Camp YouTube

MCF Intersection

A regular snapshot of the trends, news and research in the world of philanthropy — and its impact on business.


What’s up guys, it’s Julie here. Welcome back to another column. Wait, why am I suddenly talking like a YouTuber? Because today I’m going to tell you about YouTube summer camps for kids.

No, not camps where kids watch YouTube all day. (What children watch on YouTube is another column entirely.) These are day camps where kids as young as 5 learn how to shoot videos, edit sound and create a personal brand to get them on their way to YouTube stardom.

These camps bring up a debate raging in many households: whether to allow children to post videos on YouTube. It gets at perhaps the biggest question of parenting in a digital age, which is how much leeway to give children in this fast-changing frontier while also protecting them—from themselves as much as from others.

While many parents won’t even entertain the idea of allowing their children to be on YouTube, in part because it could invite bullying or predators, others view the medium as a creative outlet that can teach their children life skills, such as planning, storytelling and composure.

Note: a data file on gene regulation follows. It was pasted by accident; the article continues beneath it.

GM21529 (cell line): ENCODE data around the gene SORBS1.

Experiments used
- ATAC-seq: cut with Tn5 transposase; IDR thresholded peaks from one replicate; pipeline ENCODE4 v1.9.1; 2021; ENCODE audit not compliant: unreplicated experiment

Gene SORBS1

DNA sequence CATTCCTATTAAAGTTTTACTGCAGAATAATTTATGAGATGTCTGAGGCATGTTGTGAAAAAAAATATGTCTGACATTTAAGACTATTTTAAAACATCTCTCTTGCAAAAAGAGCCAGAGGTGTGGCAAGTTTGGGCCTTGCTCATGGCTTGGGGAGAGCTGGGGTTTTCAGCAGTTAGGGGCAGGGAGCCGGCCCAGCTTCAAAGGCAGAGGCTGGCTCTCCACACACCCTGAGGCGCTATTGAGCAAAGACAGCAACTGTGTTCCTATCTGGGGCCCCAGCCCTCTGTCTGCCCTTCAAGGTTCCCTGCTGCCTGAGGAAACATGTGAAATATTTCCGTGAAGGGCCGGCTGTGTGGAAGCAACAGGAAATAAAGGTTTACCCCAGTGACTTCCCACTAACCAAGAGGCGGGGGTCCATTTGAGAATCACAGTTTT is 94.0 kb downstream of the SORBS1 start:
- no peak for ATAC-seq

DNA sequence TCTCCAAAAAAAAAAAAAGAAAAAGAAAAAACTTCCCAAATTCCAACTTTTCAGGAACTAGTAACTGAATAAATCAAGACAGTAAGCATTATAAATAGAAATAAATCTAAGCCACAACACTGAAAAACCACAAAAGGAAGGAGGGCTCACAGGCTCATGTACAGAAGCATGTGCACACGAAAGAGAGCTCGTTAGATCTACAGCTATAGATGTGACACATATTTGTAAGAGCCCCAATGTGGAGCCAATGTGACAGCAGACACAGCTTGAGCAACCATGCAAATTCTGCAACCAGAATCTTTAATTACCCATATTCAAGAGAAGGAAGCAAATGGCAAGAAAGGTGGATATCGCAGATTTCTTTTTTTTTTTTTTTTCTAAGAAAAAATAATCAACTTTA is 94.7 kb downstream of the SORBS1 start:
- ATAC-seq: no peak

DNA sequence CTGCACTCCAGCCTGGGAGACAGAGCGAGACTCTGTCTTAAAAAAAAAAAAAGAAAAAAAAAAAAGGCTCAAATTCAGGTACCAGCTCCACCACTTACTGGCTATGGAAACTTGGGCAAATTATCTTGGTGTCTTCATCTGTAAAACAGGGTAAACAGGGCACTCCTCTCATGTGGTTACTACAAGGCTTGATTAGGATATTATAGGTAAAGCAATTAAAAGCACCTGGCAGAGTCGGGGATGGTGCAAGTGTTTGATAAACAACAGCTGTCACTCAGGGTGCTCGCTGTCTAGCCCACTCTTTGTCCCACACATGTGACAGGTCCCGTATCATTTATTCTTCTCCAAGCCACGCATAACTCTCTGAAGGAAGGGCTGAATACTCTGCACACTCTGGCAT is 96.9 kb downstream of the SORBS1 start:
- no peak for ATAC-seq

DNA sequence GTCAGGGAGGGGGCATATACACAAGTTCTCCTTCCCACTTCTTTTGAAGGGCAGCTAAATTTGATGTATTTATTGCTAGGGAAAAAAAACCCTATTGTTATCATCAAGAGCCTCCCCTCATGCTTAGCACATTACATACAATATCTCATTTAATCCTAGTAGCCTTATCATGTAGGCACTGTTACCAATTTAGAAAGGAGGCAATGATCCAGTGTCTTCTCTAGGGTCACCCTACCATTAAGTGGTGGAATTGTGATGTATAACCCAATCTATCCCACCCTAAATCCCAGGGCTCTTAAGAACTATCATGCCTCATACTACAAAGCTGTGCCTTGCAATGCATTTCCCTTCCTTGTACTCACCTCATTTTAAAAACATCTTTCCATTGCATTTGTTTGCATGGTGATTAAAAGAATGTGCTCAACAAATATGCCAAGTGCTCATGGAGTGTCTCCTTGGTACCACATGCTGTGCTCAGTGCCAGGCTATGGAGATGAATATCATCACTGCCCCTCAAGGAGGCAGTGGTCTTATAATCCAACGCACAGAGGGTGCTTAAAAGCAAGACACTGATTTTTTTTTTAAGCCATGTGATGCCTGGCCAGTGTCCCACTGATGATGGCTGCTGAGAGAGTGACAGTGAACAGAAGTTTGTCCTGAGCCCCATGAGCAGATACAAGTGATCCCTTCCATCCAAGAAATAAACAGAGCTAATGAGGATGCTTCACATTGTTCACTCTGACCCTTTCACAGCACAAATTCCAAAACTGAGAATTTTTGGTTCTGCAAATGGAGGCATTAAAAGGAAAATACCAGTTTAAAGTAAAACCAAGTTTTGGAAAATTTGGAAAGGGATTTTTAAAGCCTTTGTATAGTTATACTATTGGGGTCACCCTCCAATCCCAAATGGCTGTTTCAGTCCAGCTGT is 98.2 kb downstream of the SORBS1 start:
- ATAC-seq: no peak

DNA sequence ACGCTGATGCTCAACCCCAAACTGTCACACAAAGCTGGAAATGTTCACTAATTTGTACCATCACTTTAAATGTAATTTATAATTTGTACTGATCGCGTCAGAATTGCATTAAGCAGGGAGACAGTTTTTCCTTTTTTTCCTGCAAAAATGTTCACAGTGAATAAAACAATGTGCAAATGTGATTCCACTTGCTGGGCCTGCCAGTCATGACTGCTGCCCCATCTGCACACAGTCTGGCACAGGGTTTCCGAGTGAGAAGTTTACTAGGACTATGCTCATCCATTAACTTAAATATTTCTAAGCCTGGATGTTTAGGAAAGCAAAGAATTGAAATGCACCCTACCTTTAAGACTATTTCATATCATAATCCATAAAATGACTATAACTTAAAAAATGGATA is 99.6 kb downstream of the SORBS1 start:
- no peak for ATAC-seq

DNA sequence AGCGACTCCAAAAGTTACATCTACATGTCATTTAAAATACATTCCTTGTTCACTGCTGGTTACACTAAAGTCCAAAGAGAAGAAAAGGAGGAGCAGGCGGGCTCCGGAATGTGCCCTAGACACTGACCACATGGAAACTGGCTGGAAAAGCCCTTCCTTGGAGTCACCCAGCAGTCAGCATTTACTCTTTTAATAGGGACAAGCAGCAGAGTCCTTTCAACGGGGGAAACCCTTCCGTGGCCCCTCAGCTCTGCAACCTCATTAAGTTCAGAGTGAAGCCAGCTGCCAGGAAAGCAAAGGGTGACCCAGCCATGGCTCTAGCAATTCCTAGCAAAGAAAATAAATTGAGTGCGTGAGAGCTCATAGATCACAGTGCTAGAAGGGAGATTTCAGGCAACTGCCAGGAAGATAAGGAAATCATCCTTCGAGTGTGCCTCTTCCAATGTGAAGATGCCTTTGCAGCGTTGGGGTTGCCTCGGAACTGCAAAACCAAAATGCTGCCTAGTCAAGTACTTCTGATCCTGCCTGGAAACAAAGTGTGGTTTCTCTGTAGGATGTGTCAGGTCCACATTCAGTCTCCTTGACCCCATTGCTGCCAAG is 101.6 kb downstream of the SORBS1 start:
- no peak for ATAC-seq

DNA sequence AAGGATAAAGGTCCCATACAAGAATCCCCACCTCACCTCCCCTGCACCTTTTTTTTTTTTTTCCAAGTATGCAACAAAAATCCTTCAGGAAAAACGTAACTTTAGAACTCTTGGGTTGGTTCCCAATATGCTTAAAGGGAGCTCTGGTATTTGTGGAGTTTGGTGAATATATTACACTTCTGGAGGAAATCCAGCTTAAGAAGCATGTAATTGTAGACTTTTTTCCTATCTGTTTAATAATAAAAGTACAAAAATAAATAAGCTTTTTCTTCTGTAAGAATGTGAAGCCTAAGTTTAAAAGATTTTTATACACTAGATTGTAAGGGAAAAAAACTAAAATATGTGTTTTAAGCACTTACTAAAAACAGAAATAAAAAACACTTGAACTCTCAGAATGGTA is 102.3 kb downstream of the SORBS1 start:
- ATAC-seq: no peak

Kid Sceneboard

MCF Intersection

A regular snapshot of the trends, news and research in the world of philanthropy — and its impact on business.


Nicole Champine, an executive at a Denver investment firm, is sending her 12-year-old son to a YouTube camp this summer offered by iD Tech Camps, which charges an average of $1,000 for its weeklong YouTube camps for 10- to 17-year-olds. Her son wants to post videos of himself playing “Fortnite.”

Because he’s a straight-A student and involved in numerous activities, Ms. Champine said she isn’t worried about him spending too much time crafting his YouTube persona. “It’s not his big life goal,” she said. “He wants to be an orthopedic surgeon, so I’m perfectly fine with a little YouTubing on the side.”

YouTube posting is intended for people 13 and older due to the Children’s Online Privacy Protection Act, designed to protect children from the hordes of internet data collectors. YouTube parent Google says that to sign in to the video site, people must have a Google account and be at least 13. For younger children, Alphabet Inc. ’s Google provides the parent-managed Family Link service. None of the camps are directly affiliated with YouTube.